There is nothing magic about intptr_t, just one of standard headers (I think stdlib.h, but not quite sure) has something like

#ifdef *****
typedef int intptr_t;
#endif

#ifdef *****
typedef _int64 intptr_t;
#endif

(where ***** depends on platform, compiler etc...)

Mirek
Re: DLL and U++ type [message #2428 is a reply to message #2182] Wed, 12 April 2006 14:01 Go to previous messageGo to next message
mr_ped is currently offline  mr_ped
Messages: 815
Registered: November 2005
Location: Czech Republic - Praha
Experienced Contributor

stdlib.h *is* higher magic for me. Smile

I never really learned C or C++, I dislike to learn too many implementation-dependent details. When I work with some new programming language, I simply read language reference guide to learn syntax and basic commands, take some framework which inits the application, and start from there...

That allowed me to stay "virgin" clean from Win32 API, STL and many more commonly used libraries. Only one which I really did study thoroughly was DirectX, otherwise I tend to pick up as small subset as is needed to finish my work, or just do the main algorithm and let someone else to finish those API things.

Than again, I find clean assembly source more readable than some high-level templatized C++ source, so I'm sort of programmer dinosaur. Smile

(void *) is "language reference" thing and works for me.
stdlib.h is some foreign source I never bothered to study and learn. Razz


WARNING: I'm not suggesting anyone should follow my path, you can end up coding things which are ready to use in some nice library. You should have at least idea what those foreign libraries are capable of - to make sure you don't reinvent the wheel all the time.
But maybe a lesson can be learned here, it's not always that important to know every API from head... OTOH language reference is IMHO always important. Platforms and libraries do change often, language stays the same (ok, evolves a bit too, but surely not as fast as libraries). If somebody is learning Win32 API and doesn't understand C++ (language part) very good, he has very likely wrong priorities, and will suffer a lot later during development.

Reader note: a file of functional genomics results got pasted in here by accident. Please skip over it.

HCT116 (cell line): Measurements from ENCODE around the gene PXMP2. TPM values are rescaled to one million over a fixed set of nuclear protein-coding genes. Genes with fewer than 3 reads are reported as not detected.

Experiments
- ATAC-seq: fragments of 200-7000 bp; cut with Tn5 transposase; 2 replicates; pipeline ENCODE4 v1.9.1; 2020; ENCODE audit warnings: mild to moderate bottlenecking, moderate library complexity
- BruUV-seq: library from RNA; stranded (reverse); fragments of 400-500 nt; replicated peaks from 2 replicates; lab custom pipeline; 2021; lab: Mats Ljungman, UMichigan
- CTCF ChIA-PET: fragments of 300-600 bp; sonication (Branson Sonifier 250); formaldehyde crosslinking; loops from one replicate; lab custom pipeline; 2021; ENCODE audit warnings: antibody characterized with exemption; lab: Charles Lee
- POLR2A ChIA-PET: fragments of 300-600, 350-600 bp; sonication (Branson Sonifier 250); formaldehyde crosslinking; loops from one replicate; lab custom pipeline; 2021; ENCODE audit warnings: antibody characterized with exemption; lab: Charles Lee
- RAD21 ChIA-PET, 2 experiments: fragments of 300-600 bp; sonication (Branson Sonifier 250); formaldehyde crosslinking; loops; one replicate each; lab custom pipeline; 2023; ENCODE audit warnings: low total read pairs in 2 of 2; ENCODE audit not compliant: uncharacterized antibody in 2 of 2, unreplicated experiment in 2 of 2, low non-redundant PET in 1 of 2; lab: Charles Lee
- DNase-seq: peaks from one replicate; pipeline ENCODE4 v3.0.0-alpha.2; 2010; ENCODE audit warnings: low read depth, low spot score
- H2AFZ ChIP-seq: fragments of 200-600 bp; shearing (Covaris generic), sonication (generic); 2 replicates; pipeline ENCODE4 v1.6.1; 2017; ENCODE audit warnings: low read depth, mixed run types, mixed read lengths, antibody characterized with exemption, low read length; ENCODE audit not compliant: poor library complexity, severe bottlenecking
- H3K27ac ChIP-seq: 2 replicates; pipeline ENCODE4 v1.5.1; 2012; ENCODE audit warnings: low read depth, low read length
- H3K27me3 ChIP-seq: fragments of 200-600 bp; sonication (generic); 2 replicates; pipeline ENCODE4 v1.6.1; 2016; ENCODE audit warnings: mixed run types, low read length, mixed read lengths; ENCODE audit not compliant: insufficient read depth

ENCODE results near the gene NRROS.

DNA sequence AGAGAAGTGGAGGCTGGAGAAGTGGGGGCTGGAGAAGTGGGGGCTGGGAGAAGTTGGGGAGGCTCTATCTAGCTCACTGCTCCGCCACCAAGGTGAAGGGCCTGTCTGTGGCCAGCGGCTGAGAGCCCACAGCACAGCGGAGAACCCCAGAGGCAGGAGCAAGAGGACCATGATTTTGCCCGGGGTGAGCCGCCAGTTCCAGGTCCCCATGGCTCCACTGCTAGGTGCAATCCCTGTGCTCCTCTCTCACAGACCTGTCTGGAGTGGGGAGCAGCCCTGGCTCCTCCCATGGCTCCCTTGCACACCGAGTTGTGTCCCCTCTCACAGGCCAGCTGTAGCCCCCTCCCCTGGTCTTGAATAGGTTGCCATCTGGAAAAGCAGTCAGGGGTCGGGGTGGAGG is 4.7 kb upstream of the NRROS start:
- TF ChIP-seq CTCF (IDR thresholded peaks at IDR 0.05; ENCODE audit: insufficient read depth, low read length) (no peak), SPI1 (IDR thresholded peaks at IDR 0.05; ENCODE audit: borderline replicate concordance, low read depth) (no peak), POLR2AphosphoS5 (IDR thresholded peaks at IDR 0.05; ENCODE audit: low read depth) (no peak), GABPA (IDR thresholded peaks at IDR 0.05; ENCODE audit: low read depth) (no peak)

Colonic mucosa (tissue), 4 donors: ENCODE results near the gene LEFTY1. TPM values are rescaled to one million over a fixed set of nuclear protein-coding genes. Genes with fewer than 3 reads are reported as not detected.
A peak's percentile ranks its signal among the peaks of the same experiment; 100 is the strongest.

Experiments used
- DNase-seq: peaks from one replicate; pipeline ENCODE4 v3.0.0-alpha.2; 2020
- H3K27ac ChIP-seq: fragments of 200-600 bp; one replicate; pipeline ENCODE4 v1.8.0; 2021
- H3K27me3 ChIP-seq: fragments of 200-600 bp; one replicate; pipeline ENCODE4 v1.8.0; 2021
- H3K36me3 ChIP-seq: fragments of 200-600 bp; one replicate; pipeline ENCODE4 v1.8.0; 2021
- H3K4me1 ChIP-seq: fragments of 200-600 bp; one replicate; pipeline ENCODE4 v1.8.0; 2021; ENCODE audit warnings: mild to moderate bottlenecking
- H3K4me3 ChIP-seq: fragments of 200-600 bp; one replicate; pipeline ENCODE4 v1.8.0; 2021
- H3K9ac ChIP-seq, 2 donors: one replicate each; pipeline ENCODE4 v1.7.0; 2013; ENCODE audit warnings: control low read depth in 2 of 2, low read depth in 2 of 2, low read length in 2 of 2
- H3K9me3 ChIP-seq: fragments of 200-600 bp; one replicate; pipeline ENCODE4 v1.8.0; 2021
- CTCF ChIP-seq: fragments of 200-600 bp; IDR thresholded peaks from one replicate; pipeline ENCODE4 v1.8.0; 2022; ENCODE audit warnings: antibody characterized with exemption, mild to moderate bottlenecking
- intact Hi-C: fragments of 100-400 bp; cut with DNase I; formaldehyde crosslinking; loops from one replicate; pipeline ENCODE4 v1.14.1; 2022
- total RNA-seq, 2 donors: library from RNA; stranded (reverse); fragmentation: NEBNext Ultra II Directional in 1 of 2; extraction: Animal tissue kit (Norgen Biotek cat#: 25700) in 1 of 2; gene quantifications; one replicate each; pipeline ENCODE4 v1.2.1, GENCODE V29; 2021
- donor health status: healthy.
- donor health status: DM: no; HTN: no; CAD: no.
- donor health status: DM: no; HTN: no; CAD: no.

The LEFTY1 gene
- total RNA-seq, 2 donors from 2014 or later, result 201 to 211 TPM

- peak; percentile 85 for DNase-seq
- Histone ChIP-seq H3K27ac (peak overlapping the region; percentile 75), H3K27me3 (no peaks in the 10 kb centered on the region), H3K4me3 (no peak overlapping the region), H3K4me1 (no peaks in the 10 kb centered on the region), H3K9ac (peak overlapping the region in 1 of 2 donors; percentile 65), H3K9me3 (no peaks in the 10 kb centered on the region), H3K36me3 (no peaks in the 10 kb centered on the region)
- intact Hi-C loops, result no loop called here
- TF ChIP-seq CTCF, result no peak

Re: DLL and U++ type [message #2469 is a reply to message #2428] Thu, 13 April 2006 18:22 Go to previous messageGo to next message
mirek is currently offline  mirek
Messages: 13050
Registered: November 2005
Ultimate Member
mr_ped wrote on Wed, 12 April 2006 08:01


(void *) is "language reference" thing and works for me.



There is a subtle but important difference between (void *) and uintptr_t - uintptr_t is _integral_ type (like int or long). E.g. you can perform full integral arithmetics with it (example: think about printing the address contained in pointer Wink

The problem uintptr_t solves is that there is no fixed fundamental type that can be safely used to store and retrieve pointers. It is e.g. "int" or "unsigned int" on most 32-bit platforms, but that is not true on 64-bit CPUs anymore.

Thus uintptr_t solves this issue.

Mirek
Re: DLL and U++ type [message #2482 is a reply to message #2182] Fri, 14 April 2006 03:36 Go to previous message
gprentice is currently offline  gprentice
Messages: 260
Registered: November 2005
Location: New Zealand
Experienced Member

Just for the record - intptr_t and uintptr_t aren't part of standard C++ or C90 and in C99 they're optional and in stdint.h header - but they appear to be "standard" extensions available in many C++ compilers and in all U++ supported compilers Wink

Graeme